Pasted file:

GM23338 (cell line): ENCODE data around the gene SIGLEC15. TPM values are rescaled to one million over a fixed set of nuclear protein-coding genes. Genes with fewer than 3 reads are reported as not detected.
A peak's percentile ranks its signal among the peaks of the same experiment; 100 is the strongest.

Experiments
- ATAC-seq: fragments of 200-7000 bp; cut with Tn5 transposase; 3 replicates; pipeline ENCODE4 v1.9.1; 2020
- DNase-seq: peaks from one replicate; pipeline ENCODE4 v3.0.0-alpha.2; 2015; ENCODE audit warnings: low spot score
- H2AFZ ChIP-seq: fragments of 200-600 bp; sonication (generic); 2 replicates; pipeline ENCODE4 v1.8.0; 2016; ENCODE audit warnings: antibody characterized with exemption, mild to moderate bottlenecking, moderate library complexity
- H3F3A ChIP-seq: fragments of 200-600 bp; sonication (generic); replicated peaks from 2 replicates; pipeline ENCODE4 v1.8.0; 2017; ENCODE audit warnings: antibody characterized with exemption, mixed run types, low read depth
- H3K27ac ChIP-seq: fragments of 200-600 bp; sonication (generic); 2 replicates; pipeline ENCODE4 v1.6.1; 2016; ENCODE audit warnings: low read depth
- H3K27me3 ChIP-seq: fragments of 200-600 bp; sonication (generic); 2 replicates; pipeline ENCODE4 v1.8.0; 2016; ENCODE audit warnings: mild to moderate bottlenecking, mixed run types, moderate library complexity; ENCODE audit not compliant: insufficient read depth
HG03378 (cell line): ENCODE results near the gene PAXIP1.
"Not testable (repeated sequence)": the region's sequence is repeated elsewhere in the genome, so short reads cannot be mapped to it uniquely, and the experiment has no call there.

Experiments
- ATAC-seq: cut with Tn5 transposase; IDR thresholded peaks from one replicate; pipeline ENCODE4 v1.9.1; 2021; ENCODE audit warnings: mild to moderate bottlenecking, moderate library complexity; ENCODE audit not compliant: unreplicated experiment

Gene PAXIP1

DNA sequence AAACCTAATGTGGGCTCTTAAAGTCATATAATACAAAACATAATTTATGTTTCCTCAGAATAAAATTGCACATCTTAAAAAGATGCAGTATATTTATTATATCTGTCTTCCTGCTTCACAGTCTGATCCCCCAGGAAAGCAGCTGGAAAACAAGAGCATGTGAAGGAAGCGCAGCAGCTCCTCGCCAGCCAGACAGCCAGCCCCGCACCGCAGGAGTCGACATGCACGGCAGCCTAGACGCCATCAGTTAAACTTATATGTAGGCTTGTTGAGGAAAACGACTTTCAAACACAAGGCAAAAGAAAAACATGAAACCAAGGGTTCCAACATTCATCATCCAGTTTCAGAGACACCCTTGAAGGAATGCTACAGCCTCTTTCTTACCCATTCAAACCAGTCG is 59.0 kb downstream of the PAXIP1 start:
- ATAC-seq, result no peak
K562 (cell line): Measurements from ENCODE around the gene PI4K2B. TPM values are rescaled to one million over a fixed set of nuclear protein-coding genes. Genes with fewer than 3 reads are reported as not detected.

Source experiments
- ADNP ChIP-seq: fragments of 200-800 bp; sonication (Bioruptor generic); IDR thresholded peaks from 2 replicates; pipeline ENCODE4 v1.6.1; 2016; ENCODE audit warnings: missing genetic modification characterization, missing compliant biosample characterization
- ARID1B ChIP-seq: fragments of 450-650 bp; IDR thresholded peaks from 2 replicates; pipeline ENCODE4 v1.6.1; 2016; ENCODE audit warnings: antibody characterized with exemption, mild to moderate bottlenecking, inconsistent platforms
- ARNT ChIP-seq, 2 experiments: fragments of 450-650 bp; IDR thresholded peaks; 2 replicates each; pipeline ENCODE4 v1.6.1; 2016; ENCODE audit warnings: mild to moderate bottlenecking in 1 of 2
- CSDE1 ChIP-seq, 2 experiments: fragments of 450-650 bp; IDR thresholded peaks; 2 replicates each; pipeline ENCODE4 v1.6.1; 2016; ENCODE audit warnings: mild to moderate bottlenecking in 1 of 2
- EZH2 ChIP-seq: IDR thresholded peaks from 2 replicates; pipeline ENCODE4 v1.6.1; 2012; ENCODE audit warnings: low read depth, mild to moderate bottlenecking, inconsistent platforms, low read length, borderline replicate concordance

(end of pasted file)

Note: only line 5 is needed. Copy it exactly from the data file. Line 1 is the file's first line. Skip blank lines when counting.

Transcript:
- DNase-seq: peaks from one replicate; pipeline ENCODE4 v3.0.0-alpha.2; 2015; ENCODE audit warnings: low spot score